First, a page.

While Soulless is quite diverting and even made me laugh aloud on more than one occasion, I did not enjoy it as much as Etiquette and Espionage, in large part because unlike Etiquette, Soulless is half romance novel, and the way Alexia and Conall’s romance is handled made me uncomfortable. I cringed every time the text referenced Lord Conall Maccon’s physicality (“his big, werewolf-sized body”) and felt physically ill at the number of times the words “violent” and “rough” are used to describe their amorous embraces (they have an uncanny talent for getting caught making out in ill-advised, overly public locales), not to mention the number of times Alexia is rendered limp and unyielding by his proprietary exploration of her body which nearly always begins with him grabbing her and trapping her hands in some way. The way they lose all sense (not to mention the actual plot) around each other is explained away by Lord Maccon’s alpha werewolf nature and the proximity of the full moon, during which he loses control. Alexia further takes pains to make it patently clear in most, though it must be said, not all, of her narration that she has no qualms with Lord Maccon taking advantage of her, but this is disturbing in and of itself. There is, thankfully, only one sex scene in the novel and it is (mercifully) not very explicit, but it involves Alexia being stripped naked save for her boots while Lord Maccon, fully clothed with only the front of his pants undone, takes her virginity in a moving carriage despite her hesitation which she continues to express until he silences her with sensation, an all too common occurrence in this book.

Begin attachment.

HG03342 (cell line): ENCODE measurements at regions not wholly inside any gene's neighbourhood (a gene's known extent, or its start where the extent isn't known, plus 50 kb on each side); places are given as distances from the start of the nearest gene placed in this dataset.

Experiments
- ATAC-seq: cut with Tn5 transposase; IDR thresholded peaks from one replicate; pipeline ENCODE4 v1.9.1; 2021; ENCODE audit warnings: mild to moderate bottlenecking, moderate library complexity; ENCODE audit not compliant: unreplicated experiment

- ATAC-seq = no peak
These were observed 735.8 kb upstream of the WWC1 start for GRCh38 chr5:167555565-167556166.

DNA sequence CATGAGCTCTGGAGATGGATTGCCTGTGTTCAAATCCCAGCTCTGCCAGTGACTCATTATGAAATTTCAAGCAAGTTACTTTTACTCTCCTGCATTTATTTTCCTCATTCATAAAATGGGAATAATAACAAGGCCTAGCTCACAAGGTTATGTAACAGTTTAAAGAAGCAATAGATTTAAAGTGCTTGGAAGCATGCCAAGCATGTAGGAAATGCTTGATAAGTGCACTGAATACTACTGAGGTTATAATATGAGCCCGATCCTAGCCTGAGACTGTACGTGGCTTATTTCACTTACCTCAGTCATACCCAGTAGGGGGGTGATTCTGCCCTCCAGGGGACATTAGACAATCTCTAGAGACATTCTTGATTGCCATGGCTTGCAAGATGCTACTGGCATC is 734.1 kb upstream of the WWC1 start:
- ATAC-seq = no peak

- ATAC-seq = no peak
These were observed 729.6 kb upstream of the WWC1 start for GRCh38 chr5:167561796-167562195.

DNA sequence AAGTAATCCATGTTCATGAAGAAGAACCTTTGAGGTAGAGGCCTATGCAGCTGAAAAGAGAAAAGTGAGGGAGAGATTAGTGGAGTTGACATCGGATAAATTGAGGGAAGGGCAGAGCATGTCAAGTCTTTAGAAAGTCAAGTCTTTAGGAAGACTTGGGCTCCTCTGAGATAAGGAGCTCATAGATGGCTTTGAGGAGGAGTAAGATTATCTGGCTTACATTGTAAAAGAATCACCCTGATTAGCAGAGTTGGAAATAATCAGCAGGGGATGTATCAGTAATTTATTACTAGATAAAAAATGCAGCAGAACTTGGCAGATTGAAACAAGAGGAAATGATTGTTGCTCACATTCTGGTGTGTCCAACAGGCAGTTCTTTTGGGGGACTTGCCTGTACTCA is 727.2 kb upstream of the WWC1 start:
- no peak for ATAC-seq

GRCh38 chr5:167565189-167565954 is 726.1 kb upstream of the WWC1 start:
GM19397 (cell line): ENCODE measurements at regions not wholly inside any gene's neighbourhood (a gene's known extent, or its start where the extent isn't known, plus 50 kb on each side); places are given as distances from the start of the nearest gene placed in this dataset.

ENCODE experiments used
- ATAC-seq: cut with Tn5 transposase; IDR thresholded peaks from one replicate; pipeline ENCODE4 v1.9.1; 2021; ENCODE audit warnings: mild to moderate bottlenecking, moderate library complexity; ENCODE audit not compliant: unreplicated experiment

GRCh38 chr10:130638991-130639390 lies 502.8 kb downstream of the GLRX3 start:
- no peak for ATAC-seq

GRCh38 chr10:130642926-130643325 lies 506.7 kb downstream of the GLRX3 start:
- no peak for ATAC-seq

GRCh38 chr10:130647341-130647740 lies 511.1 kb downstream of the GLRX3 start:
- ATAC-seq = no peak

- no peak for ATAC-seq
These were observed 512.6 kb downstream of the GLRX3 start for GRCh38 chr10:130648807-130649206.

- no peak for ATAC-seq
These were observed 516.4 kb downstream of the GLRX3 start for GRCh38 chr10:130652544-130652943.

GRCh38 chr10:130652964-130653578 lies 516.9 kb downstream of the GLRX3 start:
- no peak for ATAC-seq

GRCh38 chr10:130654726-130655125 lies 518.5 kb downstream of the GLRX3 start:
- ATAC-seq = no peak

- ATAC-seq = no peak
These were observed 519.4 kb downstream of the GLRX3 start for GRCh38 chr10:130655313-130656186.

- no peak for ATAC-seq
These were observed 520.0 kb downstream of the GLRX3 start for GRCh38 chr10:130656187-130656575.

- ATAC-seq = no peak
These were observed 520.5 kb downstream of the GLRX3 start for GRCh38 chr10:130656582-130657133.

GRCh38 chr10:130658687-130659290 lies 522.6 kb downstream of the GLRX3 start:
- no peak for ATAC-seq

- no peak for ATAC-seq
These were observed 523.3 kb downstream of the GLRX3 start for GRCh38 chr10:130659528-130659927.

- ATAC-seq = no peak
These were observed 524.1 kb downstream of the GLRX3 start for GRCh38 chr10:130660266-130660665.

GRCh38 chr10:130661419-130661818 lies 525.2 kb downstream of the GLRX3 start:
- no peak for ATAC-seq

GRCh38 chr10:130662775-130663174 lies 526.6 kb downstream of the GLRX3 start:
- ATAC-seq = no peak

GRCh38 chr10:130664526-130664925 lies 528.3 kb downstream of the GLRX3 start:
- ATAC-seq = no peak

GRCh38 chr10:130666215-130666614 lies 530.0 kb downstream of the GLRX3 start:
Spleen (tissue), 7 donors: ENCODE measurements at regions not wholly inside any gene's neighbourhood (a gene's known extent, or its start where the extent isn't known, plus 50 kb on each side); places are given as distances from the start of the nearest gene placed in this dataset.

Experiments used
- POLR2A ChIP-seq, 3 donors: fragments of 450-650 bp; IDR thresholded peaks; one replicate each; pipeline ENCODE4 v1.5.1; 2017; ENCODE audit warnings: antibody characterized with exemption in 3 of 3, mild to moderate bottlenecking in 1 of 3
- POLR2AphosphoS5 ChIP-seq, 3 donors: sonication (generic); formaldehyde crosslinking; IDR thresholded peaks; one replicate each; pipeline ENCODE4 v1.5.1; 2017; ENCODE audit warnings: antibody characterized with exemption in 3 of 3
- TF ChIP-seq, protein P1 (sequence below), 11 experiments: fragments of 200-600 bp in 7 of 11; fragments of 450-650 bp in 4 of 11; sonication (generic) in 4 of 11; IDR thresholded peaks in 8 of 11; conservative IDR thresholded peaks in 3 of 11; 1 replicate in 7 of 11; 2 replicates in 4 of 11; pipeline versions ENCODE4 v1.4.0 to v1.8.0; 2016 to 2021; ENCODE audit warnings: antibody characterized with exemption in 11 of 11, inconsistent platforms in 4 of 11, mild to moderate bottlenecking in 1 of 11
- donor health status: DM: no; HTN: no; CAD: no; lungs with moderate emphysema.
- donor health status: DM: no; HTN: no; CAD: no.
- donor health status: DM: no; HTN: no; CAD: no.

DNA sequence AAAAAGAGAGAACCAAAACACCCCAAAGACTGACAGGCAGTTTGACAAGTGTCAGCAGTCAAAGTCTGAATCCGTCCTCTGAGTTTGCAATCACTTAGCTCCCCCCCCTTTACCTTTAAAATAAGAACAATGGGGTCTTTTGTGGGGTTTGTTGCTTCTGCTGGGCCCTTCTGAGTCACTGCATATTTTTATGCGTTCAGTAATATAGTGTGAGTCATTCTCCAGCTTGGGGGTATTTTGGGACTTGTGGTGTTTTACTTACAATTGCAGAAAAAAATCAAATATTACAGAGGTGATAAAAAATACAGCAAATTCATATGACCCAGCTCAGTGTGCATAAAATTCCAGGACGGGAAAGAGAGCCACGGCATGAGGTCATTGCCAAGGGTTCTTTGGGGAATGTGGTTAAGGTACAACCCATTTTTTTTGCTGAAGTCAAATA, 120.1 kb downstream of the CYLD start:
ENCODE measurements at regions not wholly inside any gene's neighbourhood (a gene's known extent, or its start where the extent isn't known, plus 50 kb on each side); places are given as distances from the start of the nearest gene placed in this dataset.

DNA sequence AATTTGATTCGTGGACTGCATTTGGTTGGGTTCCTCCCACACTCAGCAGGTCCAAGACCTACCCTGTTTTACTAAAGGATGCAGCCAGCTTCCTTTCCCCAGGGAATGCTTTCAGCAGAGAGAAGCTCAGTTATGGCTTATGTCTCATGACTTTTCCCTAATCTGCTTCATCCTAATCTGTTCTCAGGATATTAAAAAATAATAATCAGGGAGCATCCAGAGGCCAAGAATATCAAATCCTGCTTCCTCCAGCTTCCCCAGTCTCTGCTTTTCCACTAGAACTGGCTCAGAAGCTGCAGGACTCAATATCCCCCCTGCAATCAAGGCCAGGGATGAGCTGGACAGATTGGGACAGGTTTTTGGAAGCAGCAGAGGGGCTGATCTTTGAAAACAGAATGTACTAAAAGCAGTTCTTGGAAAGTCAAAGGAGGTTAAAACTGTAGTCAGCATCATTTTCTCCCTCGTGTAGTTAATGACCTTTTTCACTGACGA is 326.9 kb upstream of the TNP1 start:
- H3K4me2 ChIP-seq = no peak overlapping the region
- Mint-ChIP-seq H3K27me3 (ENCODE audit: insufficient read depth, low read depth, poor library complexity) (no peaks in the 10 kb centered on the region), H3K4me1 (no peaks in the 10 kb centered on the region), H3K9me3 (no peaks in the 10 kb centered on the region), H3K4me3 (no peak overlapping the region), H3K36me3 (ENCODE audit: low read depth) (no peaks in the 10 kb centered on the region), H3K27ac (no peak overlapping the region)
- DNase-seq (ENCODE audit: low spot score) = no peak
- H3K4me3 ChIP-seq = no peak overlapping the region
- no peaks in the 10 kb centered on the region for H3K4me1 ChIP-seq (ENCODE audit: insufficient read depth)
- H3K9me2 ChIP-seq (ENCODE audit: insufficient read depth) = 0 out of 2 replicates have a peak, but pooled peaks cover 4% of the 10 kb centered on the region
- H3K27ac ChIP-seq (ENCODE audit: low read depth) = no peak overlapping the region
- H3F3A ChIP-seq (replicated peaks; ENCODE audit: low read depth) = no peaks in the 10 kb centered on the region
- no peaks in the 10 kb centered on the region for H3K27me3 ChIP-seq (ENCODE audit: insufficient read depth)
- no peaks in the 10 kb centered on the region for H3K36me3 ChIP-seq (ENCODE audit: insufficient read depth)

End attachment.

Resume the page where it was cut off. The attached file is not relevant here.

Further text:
I am well aware that this kind of romance will not bother everyone the way it bothered me, and in many cases may attract readers, but it leaves me with a sick feeling in my stomach.
I bought Soulless as part of a boxed set containing all five Parasol Protectorate novels. I don’t regret buying the full set and intend to keep reading because I retain hope that having taken care of the messy business of romance in book one, Alexia will be allowed to get on with the plot. That said, I’m glad Etiquette and Espionage was my introduction to the writing and world of Gail Carriger: I’m not certain I would have picked it up had I read Soulless first.
Type: (Alternative) Historical Fantasy, Romance, First in a Series (Parasol Protectorate)
Acquisition: Personal purchase from Barnes & Noble
Discovery: Picked up because I loved Carriger’s YA novel, Etiquette and Espionage
Current Rank: Book I didn’t entirely care for and have complex feelings about
Number of Reads: 1 (I doubt I will reread this one.)